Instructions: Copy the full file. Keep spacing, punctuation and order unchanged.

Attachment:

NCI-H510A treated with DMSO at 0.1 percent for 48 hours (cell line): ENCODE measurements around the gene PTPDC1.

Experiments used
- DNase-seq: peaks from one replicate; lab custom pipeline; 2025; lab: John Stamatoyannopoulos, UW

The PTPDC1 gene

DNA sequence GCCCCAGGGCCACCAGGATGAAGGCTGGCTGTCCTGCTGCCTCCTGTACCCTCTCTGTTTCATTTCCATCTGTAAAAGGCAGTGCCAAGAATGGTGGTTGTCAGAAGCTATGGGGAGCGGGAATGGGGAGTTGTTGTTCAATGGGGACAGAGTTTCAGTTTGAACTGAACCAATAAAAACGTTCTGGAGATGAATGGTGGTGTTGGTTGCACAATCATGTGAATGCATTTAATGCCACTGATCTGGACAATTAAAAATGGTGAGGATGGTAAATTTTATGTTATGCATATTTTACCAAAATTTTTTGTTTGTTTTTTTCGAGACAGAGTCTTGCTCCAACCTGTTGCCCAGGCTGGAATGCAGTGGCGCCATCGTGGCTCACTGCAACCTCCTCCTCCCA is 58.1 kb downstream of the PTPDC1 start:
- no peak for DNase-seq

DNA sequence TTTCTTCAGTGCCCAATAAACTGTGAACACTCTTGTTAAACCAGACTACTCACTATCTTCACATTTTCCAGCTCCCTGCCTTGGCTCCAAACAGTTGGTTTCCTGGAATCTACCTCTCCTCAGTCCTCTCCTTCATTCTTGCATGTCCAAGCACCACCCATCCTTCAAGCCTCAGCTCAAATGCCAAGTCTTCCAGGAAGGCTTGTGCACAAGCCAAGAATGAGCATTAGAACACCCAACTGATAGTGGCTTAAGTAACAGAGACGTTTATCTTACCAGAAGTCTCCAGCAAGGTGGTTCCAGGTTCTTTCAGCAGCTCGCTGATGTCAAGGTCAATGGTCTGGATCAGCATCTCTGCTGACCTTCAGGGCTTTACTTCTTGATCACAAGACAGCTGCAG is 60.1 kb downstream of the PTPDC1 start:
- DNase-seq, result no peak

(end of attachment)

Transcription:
NCI-H510A treated with DMSO at 0.1 percent for 48 hours (cell line): ENCODE measurements around the gene PTPDC1.

Experiments used
- DNase-seq: peaks from one replicate; lab custom pipeline; 2025; lab: John Stamatoyannopoulos, UW

The PTPDC1 gene

DNA sequence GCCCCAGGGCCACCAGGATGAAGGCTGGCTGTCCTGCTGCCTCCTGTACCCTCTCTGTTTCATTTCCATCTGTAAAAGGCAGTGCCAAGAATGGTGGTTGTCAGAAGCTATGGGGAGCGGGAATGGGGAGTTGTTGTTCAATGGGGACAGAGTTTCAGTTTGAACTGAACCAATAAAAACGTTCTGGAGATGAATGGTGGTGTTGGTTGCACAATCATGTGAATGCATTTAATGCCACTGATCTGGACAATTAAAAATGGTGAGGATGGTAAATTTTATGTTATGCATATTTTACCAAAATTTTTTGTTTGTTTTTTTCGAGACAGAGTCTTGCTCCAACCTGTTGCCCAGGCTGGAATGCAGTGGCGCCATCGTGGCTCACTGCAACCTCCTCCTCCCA is 58.1 kb downstream of the PTPDC1 start:
- no peak for DNase-seq

DNA sequence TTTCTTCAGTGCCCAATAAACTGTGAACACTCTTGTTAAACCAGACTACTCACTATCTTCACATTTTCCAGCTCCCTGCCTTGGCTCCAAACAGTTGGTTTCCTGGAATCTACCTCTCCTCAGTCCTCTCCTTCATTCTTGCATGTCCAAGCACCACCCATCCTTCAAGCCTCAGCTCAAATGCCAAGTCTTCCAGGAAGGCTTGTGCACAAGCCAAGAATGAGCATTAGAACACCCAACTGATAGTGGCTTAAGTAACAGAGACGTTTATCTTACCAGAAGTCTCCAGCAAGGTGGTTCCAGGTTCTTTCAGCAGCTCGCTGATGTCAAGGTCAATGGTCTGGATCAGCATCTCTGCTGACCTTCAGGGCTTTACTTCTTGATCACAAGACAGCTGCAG is 60.1 kb downstream of the PTPDC1 start:
- DNase-seq, result no peak